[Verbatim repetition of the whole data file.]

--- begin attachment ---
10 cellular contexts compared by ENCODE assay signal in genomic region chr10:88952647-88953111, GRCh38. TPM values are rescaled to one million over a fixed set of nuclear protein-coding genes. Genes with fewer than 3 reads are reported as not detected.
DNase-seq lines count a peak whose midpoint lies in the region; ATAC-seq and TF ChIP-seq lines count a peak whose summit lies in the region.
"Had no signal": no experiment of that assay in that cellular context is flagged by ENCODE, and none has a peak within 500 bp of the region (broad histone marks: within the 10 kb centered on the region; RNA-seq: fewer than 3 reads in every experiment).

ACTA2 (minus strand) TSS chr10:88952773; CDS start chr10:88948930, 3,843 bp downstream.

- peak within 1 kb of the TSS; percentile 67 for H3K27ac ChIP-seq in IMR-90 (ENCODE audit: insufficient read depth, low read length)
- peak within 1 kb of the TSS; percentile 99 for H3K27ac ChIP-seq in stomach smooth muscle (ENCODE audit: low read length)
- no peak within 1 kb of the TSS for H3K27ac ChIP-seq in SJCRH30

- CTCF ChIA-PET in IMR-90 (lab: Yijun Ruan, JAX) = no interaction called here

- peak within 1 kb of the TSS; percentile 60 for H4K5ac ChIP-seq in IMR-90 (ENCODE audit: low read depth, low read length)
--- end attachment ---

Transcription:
10 cellular contexts compared by ENCODE assay signal in genomic region chr10:88952647-88953111, GRCh38. TPM values are rescaled to one million over a fixed set of nuclear protein-coding genes. Genes with fewer than 3 reads are reported as not detected.
DNase-seq lines count a peak whose midpoint lies in the region; ATAC-seq and TF ChIP-seq lines count a peak whose summit lies in the region.
"Had no signal": no experiment of that assay in that cellular context is flagged by ENCODE, and none has a peak within 500 bp of the region (broad histone marks: within the 10 kb centered on the region; RNA-seq: fewer than 3 reads in every experiment).

ACTA2 (minus strand) TSS chr10:88952773; CDS start chr10:88948930, 3,843 bp downstream.

- peak within 1 kb of the TSS; percentile 67 for H3K27ac ChIP-seq in IMR-90 (ENCODE audit: insufficient read depth, low read length)
- peak within 1 kb of the TSS; percentile 99 for H3K27ac ChIP-seq in stomach smooth muscle (ENCODE audit: low read length)
- no peak within 1 kb of the TSS for H3K27ac ChIP-seq in SJCRH30

- CTCF ChIA-PET in IMR-90 (lab: Yijun Ruan, JAX) = no interaction called here

- peak within 1 kb of the TSS; percentile 60 for H4K5ac ChIP-seq in IMR-90 (ENCODE audit: low read depth, low read length)